By Rosa Friedman
From PHN Issue 42, Spring 2020
Being locked up is difficult enough under normal circumstances, and right now circumstances are far from normal. You may be experiencing a wide range of emotions, like loneliness due to lack of contact with peers and visits from loved ones, helplessness and anger at not being able to protect yourself, or numbness at the unrelenting nature of this crisis. You might shift dramatically between moods with little
warning, or have more thoughts about or symptoms related to other traumatic experiences. Whatever you’re feeling, remember there’s no wrong way to react to what’s happening. It’s normal to feel ungrounded, helpless, or just “off” in such an unusual situation, one where there’s so much uncertainty and powerlessness. It’s also normal to feel extra calm, especially if you’ve been through a lot of crises before. What’s important is to focus on what’s within your control and to do what you can to
care for yourself, mentally as well as physically. Here are some ways to practice selfcare during this difficult time:
- Follow a routine. Try to go to bed and wake up at the same time each day. Make a schedule for yourself and stick to it. It will help you stay grounded and not feel too overwhelmed.
- Exercise. Movement stimulates chemicals that relieve stress and lift your mood, as well as keeping you physically healthy and enabling you to sleep better. Try the following exercises, with a 30-second break in between to catch your breath:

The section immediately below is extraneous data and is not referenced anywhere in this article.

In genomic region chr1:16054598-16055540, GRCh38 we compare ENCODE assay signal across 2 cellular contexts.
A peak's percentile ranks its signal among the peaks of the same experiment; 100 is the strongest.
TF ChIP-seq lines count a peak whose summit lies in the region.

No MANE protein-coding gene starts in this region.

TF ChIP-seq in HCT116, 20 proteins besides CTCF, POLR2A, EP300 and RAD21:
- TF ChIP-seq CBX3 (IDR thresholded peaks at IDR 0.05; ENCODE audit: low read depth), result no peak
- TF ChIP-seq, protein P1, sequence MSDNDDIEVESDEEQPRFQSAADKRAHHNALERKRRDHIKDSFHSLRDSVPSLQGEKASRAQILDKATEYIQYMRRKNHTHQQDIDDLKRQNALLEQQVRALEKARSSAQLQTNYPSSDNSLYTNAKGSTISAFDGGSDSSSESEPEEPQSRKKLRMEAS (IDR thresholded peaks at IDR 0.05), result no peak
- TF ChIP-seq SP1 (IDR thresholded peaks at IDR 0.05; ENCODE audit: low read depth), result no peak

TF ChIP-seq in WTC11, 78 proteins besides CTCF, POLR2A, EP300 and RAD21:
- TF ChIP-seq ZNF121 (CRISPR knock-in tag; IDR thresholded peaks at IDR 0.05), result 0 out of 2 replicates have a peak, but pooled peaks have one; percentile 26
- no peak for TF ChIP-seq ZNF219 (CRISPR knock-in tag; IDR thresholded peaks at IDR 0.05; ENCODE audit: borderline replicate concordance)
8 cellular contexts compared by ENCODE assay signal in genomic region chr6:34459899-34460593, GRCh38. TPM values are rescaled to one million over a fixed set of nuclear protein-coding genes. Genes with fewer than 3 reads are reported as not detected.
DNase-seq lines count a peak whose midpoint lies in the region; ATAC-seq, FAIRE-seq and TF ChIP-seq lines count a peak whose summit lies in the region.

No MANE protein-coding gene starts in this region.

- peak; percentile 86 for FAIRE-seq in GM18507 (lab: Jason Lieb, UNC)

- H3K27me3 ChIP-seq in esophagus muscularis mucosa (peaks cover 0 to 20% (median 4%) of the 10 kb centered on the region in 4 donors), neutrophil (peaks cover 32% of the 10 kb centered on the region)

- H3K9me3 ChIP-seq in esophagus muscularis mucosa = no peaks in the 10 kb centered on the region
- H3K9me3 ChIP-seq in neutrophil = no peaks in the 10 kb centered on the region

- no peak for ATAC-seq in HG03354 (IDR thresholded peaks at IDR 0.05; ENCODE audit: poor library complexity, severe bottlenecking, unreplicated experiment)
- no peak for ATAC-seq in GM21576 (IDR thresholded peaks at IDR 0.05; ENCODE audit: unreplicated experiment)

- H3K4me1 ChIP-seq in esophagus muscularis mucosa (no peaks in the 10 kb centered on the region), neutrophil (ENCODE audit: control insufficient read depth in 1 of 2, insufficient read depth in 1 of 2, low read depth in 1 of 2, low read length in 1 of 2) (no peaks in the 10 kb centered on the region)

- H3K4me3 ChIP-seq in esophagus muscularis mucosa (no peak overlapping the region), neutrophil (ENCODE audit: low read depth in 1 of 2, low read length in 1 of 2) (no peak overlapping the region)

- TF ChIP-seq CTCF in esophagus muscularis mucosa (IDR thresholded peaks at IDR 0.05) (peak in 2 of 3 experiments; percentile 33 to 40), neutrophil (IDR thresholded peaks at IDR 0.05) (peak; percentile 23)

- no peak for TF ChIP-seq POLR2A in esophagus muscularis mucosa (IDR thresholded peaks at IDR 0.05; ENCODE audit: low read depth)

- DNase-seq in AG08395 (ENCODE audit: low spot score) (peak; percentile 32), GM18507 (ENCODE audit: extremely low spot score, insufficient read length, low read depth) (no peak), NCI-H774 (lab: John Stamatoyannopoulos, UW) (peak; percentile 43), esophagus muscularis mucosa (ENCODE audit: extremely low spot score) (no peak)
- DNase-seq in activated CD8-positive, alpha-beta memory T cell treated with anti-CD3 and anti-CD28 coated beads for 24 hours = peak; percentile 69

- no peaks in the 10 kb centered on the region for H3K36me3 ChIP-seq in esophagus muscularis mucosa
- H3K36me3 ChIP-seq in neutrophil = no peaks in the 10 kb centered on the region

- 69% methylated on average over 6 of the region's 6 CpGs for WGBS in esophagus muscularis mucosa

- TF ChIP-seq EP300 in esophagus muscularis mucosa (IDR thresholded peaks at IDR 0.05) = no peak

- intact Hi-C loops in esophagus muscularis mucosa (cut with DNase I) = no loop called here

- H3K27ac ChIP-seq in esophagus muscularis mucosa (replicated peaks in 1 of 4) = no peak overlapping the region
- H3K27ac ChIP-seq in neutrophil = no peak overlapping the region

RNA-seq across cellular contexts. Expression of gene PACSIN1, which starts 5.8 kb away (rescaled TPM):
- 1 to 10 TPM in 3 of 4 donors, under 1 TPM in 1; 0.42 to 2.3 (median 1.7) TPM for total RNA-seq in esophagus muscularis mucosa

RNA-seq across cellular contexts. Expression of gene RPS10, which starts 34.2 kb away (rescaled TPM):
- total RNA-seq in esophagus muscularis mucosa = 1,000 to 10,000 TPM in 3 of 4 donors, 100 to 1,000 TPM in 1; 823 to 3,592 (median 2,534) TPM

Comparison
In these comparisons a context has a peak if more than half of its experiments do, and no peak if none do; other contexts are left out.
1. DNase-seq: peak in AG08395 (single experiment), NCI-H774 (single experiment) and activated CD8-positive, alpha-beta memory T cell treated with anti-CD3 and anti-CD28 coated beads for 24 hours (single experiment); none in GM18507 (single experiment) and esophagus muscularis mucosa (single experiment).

- Squats (multiples of 5)
- Push-ups (multiples of 5)
- Jumping jacks (20+)
- Plank (1+ minutes)
- Lunges (10+ each side)
- Crunches/Sit-ups (multiples of 5)
- Burpees (multiple of 5)
- Meditate. One practice called a body scan can be helpful for dealing with anxiety and other intense feelings. Sit with your eyes closed and make your inhales and exhales last the same amount of time. Starting at the top of your head, check in with each part of your body. Notice what feels comfortable and uncomfortable, whether there’s tightness, heat, or other sensations. You’re not trying to change anything, just notice it. If you get distracted, gently bring your focus back to where you left off without chastising yourself. Go through each part of your body, all the way to your toes.
- Write. This could mean journaling or writing letters to people on the outside. Writing about what you’re feeling and experiencing can be a great release and a positive way to work through it. If you’re feeling helpless, it might help to write to local news organizations about how the jail or prison where you’re being held is
dealing with coronavirus.
Don’t beat yourself up if you struggle to follow this advice. It can be hard to find focus and motivation when you’re dealing with such challenging circumstances. The most important self-care practice you can do is be kind and patient with yourself, so give yourself credit for whatever you try, no matter how small and insignificant it feels!